Did you know that humans are born without fully developed brains? The rest of our organs, though small, are fully developed. And even though most of the development occurs between birth and age ten, the brain doesn’t fully mature until our early twenties!
Do you know what that means? It means that the brain’s critical part of decision-making, problem solving, and reasoning (a.k.a. the prefrontal cortex) usually develops by age 25. Yet in our society, at the age of 18, one is considered an adult and given privileges and responsibilities, such as voting or enlisting in the army.
When I was 18 years old, my mom decided to move near San Diego, California and asked if I wanted to move with her. Because I was “in love” at the time (and also couldn’t wait to be on my own), I chose to stay behind in Los Angeles and thus began my adulthood. I do have to say there were definitely some poor choices that I made for myself back then. Perhaps it could’ve been the rebellious streak coming out, finally, after so many years of being restricted from doing fun things (a.k.a. being grounded all the time) and discovering myself freely.
I found it quite interesting to learn that statistics say that because an adolescent’s prefrontal cortex is only partway through the process of being fully developed, the ability to plan and organize can sometimes be a bit of a challenge for a typical 18-year-old.
Here’s an interesting fact: babies are born with one billion neurons in their brain. Talk about fascinating! If you think about it, that is probably as many stars as there are in the Milky Way. And because neurons are not yet connected at birth, brain development is all about growing connections or circuits between neurons. How neurons get connected and how strong the circuits get “wired” has to do with emotions. By age three, the weakest connections start to dissipate, while a connection that is used repeatedly in the early years remains permanent.
For instance, if a child is experiencing a continuous, positive experience with playing a family board game, the neuron connection with that will remain permanent. The same goes for a negative experience of the child witnessing her parents arguing all the time.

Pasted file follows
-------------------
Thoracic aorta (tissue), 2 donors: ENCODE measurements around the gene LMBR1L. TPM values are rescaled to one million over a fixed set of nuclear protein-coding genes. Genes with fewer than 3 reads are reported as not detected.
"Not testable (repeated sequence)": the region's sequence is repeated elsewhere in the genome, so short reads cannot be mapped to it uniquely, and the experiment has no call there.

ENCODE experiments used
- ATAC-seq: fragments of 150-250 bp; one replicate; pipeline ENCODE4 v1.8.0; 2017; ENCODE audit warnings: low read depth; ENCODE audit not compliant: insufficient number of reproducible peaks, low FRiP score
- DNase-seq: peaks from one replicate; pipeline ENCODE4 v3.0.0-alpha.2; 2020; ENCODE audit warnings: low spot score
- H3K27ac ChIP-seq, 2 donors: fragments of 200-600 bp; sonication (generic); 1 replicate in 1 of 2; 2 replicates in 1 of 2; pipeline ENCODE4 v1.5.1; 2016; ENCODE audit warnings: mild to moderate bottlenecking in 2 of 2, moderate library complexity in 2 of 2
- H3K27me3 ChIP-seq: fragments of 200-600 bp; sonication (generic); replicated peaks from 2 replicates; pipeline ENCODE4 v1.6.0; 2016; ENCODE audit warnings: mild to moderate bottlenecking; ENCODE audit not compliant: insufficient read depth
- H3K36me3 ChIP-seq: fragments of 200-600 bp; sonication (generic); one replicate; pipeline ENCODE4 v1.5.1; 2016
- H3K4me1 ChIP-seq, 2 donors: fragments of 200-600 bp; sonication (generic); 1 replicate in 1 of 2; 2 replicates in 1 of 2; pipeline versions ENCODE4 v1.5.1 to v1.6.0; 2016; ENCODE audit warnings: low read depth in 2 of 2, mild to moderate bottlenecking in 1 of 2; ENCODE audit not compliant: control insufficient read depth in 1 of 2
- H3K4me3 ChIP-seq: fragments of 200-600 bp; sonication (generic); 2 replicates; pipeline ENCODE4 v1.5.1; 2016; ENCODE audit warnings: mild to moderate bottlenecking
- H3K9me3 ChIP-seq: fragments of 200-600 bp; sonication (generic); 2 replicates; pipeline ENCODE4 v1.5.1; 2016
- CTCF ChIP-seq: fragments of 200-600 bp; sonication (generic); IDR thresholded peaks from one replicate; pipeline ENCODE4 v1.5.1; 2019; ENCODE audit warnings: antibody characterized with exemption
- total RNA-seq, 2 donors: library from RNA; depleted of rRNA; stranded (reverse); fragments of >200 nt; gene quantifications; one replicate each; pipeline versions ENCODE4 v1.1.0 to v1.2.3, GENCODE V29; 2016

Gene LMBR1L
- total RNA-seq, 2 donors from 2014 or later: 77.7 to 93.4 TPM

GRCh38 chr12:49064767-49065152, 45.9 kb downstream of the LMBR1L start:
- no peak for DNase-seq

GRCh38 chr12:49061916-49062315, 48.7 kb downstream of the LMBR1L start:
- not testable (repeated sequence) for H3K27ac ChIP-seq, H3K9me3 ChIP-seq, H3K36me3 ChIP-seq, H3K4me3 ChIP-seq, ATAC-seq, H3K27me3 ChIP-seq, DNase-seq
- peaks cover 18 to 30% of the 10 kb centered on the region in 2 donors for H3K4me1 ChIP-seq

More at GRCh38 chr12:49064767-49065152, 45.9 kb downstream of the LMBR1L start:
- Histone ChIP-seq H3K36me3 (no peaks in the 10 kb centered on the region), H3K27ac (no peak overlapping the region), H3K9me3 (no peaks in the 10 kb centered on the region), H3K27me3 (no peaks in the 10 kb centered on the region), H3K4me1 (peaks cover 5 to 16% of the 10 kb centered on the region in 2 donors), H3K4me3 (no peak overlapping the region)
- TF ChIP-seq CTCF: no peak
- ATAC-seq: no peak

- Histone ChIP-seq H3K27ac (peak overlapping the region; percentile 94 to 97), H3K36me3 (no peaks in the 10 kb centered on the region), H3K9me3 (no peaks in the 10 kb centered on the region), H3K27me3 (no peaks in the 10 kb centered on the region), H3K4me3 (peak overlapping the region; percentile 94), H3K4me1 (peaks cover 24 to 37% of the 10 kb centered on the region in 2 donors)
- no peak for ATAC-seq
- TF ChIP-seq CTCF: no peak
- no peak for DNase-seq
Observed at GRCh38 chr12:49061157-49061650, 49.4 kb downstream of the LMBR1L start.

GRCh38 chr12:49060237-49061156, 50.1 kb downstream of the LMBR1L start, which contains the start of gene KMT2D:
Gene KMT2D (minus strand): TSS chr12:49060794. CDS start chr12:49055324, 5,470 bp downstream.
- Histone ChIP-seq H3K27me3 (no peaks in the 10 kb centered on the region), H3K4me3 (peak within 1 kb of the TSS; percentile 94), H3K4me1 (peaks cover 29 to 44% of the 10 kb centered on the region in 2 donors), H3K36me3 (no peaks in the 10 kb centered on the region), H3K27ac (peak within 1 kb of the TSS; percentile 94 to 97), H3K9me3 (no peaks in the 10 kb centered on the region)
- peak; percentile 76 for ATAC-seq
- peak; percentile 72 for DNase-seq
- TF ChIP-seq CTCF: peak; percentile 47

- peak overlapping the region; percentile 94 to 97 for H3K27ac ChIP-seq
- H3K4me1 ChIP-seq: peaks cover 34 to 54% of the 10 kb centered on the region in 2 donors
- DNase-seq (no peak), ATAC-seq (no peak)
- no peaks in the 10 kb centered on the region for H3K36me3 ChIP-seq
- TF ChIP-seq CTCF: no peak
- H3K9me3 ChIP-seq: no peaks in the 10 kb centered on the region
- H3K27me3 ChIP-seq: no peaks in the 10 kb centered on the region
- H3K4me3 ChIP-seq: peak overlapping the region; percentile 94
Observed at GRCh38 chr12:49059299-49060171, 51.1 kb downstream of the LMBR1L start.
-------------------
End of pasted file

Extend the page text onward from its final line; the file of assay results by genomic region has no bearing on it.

Statistics state that when young children are exposed to continuous stress, negative parenting, an unhealthy diet and various other environmental issues, it can have adverse long-term effects on health and emotional wellness as an adult. One solution for moving through negative experiences is to introduce preventative actions. This is exactly where this book comes into place for parents wanting to learn these preventative tools, as well as continuous skills for every stage of development, which will help build a strong connection between the parent and the child.
Research has shown there are four basic emotions universally experienced. They are happiness/joy, sadness, fear/shock, and anger/ disgust.
To fully understand why children’s emotions and feelings can sometimes bring up “unwanted behavior,” it’s essential to understand where these emotions come from and how the brain works.
So where do these emotions come from?
Emotions activate in the brain, specifically in the limbic system, which is located in the middle of the brain. An important component to learning is our memory, which involves the limbic system. Think of the limbic system as the mediator between thoughts and feelings – it translates and directs emotions and behavior. Thus, why emotions play an important role in making good decisions and being able to think clearly (similar point to what I interpreted with Michelangelo’s quote in the beginning of this chapter).
Priscilla Vail, author of Emotion: The On/Off Switch For Learning, best describes a great analogy for this. She explains how the emotions are like an off and on switch to learning. So when a child feels joy and reassurance, she is able to connect, learn, and create more freely – hence her switch is on. But when she is upset, feels threatened or loses her sense of connection, it is hard for her to focus–especially under continuous emotional distress, which can actually stifle her ability to learn – hence her switch being off.
It is during these stressful times that her prefrontal cortex tends to shut down. Consequently, it can be frustrating and confusing at times for children when an adult says, “use your words,” because when they are in that moment of angst and upset, it is difficult for them to form their feelings into words. If you think about it, when was the last time you (with your fully developed brain) were able to learn or remember something when you were scared, mad, or depressed? Now put yourself in your child’s shoes, with her not-so-fully-developed brain, and imagine how she must feel whenever these emotions arise? A lot of frustration can erupt, including unresolved past feelings that may surface.
Excerpt from Tangee Veloso’s book, Taming Your Wild Child: 7 Proven Principles for Raising Connected and Confident Children. To learn more about Tangee Veloso and the philosophy within her book, come register at The Ultimate Mom’s Summit where Tangee will be one of 40 guest speakers sharing their tools, resources and expertise to empower moms at: https://re346.isrefer.com/go/UMS17/Tangee/